(Bloomberg) -- New Zealand house prices suffered their first annual decline in more than 11 years in October as surging home-loan interest rates discouraged buyers.
Prices fell 0.6% from a year earlier, the first year-on-year drop since June 2011, CoreLogic New Zealand said Wednesday in Wellington. Values fell for a seventh consecutive month, sliding 1.3% from September.
“Stretched affordability is constraining the ability and willingness of all buyers to get or extend a mortgage,” said CoreLogic Head of Research Nick Goodall. “This all leads to reduced demand and contributes to falling prices.”
The Reserve Bank has increased the Official Cash Rate by 3.25 percentage points to 3.5% over the past year and some economists forecast the benchmark could go to 5% or higher in 2023. Trading banks have lifted home-loan interest rates to match the aggressive tightening cycle, and CoreLogic expects mortgage interest rates to keep rising.
Goodall said the variable interest rate averaged 7.1% at the end of October but at least one main bank uses an 8% assumption to test whether a customer can service a loan, and that test rate could rise to 8.5% if the OCR climbs even higher next year.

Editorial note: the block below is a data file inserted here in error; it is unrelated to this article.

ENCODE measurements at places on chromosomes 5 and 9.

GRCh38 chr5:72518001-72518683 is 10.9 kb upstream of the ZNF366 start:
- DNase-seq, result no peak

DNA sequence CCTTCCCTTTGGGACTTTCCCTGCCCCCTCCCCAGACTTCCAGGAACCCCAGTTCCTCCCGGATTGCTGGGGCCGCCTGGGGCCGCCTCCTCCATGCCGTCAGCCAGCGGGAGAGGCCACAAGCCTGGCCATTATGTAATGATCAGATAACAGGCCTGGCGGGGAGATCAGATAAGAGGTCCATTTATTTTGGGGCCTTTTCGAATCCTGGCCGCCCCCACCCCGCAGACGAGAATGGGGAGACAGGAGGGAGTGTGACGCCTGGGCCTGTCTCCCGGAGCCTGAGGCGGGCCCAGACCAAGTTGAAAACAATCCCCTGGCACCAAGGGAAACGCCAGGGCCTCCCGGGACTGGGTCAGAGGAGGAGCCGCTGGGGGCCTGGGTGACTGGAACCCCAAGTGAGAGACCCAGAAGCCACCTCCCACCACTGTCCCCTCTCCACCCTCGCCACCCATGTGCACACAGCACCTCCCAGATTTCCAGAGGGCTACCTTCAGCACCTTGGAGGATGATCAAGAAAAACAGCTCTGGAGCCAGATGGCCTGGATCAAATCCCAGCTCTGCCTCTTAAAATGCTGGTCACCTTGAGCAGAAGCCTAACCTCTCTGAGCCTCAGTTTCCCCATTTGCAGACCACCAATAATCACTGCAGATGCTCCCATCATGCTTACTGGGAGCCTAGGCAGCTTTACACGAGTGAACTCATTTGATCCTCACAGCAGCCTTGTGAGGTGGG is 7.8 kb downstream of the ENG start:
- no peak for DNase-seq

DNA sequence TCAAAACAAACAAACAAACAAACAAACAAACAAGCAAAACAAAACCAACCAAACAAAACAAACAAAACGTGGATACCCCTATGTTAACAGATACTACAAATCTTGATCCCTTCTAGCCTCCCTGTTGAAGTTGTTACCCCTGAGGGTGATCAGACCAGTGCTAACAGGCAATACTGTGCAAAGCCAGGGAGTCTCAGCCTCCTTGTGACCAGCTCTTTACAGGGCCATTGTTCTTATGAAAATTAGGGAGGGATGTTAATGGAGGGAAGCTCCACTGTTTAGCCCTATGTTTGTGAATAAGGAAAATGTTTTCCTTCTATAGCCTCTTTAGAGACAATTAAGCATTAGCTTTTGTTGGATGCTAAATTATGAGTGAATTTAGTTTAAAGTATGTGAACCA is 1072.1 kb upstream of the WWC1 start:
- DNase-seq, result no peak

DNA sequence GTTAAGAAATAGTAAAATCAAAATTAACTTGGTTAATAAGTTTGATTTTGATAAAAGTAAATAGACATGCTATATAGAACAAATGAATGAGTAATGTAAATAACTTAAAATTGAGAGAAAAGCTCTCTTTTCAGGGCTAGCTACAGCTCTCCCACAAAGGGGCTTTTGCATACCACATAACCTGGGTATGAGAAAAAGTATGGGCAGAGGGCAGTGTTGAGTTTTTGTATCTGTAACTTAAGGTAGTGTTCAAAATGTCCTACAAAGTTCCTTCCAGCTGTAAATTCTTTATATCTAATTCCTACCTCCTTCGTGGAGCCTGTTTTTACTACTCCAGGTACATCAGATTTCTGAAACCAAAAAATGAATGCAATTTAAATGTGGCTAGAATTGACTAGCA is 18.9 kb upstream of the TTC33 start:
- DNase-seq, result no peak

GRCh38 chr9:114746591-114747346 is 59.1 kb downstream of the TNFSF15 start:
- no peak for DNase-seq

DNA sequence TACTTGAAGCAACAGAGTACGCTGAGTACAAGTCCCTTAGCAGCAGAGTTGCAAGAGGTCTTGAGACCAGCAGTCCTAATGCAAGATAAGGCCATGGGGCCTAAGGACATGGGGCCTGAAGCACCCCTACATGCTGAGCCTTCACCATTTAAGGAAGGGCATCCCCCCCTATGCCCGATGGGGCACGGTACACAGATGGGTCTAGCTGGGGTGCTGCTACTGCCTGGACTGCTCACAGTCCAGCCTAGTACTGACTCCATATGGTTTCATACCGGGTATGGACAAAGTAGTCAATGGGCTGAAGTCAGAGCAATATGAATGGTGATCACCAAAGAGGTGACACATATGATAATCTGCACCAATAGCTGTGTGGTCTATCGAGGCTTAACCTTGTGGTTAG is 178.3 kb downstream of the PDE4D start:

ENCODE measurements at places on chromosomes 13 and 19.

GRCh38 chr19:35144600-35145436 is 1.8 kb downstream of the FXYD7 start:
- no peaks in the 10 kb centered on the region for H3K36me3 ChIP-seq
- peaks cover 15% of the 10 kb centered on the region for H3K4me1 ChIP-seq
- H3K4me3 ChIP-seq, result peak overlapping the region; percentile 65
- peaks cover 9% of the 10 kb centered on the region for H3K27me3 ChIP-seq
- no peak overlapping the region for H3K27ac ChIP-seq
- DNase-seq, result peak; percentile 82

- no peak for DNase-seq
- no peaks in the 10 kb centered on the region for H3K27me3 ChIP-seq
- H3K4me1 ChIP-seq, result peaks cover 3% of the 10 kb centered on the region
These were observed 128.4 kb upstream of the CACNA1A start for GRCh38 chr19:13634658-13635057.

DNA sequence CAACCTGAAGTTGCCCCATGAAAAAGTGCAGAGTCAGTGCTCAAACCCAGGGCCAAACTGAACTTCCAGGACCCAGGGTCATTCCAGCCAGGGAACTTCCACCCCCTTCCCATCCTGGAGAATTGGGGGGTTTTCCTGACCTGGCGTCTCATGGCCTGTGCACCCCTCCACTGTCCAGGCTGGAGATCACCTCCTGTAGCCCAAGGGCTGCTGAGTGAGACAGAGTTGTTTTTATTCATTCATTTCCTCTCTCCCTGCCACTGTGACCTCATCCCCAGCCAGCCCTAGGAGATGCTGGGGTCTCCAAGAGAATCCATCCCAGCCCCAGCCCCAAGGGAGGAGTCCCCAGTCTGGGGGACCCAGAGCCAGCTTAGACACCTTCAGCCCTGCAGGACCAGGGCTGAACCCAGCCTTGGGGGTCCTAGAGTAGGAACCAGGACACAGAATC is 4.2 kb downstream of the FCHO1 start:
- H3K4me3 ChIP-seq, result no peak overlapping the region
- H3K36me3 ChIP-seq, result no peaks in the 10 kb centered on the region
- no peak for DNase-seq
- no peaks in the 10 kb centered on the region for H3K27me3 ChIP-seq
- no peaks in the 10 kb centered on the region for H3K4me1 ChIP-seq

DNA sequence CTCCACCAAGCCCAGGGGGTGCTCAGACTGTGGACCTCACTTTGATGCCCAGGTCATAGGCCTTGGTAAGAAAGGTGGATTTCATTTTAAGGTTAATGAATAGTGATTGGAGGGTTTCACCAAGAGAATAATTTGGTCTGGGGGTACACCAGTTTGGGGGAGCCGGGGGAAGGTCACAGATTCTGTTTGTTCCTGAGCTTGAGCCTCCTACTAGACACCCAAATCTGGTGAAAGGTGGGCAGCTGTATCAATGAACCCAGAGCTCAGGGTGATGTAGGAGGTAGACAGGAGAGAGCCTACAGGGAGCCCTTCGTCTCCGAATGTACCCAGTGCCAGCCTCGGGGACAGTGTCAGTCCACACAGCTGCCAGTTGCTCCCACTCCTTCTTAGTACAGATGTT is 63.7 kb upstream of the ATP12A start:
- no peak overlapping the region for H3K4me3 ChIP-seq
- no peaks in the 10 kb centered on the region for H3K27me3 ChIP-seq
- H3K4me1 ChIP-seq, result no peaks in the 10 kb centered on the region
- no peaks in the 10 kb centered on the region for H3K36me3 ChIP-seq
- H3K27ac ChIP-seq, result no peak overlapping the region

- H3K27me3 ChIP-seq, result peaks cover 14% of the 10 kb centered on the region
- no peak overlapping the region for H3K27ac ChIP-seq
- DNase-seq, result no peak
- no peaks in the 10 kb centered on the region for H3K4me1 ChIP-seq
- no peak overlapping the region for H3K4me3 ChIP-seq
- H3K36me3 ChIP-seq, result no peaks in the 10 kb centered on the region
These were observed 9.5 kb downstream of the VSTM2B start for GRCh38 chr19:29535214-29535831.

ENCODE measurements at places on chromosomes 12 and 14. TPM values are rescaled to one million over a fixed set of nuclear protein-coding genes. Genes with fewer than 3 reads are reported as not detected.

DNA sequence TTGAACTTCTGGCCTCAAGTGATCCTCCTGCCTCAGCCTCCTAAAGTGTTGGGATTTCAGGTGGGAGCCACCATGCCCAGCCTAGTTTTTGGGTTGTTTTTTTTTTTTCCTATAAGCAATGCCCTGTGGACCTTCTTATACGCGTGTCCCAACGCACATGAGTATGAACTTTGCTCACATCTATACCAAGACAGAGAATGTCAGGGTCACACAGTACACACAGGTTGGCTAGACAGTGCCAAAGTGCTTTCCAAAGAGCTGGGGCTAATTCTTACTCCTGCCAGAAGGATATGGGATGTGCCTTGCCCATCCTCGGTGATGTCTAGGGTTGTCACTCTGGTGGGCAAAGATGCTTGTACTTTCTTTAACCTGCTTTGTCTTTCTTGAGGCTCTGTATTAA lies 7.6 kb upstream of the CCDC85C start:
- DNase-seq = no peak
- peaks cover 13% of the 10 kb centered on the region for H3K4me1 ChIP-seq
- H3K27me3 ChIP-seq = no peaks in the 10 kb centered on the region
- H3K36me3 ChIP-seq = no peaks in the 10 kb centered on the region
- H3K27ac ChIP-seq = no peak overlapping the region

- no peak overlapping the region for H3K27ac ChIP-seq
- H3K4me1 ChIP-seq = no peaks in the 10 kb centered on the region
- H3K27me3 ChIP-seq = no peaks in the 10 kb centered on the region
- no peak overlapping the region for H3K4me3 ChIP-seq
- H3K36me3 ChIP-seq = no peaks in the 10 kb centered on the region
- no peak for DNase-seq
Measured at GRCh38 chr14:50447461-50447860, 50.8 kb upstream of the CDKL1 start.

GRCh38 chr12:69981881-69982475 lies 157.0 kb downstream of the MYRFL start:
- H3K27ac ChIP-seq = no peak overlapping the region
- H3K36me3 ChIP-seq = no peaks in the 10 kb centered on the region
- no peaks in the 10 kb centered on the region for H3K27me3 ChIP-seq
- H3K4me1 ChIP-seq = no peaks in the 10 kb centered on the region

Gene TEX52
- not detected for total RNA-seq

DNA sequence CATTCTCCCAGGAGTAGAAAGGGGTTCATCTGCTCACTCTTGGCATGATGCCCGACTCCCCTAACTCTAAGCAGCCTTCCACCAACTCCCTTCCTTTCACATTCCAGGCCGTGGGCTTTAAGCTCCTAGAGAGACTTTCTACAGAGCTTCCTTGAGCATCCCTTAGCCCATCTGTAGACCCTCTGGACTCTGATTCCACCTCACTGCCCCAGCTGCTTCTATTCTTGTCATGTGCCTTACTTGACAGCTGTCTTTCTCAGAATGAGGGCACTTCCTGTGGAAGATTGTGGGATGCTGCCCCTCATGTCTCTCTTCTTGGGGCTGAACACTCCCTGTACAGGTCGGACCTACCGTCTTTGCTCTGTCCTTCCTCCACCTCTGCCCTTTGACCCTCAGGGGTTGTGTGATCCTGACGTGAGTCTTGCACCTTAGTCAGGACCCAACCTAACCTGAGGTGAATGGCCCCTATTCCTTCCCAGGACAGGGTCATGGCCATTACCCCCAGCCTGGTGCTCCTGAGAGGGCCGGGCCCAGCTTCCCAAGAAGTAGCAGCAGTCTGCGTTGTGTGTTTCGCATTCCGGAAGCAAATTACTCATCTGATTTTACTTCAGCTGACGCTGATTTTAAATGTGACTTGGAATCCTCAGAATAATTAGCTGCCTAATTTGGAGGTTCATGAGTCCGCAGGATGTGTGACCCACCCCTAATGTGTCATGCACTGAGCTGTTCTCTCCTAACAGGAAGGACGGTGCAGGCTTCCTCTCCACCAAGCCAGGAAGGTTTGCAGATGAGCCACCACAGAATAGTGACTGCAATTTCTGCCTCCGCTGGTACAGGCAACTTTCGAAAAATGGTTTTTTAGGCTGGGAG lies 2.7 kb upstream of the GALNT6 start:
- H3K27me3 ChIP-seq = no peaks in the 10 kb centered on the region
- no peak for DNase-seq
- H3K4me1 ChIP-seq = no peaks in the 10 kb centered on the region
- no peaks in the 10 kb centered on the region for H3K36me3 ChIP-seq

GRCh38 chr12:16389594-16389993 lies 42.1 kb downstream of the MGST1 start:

Economists are predicting house prices will fall about 13% this year and decline further in 2023, with a peak-to-trough slump in the market of 18-20% forecast.
Goodall said the impact of the RBNZ’s aggressive rate increases on property values and the broader economy may give the central cause to rethink.
“For now, the impact has been manageable and limited, but with each OCR hike comes a heightened risk of a deeper and longer recession, and with it growing unemployment and financial stress,” he said.
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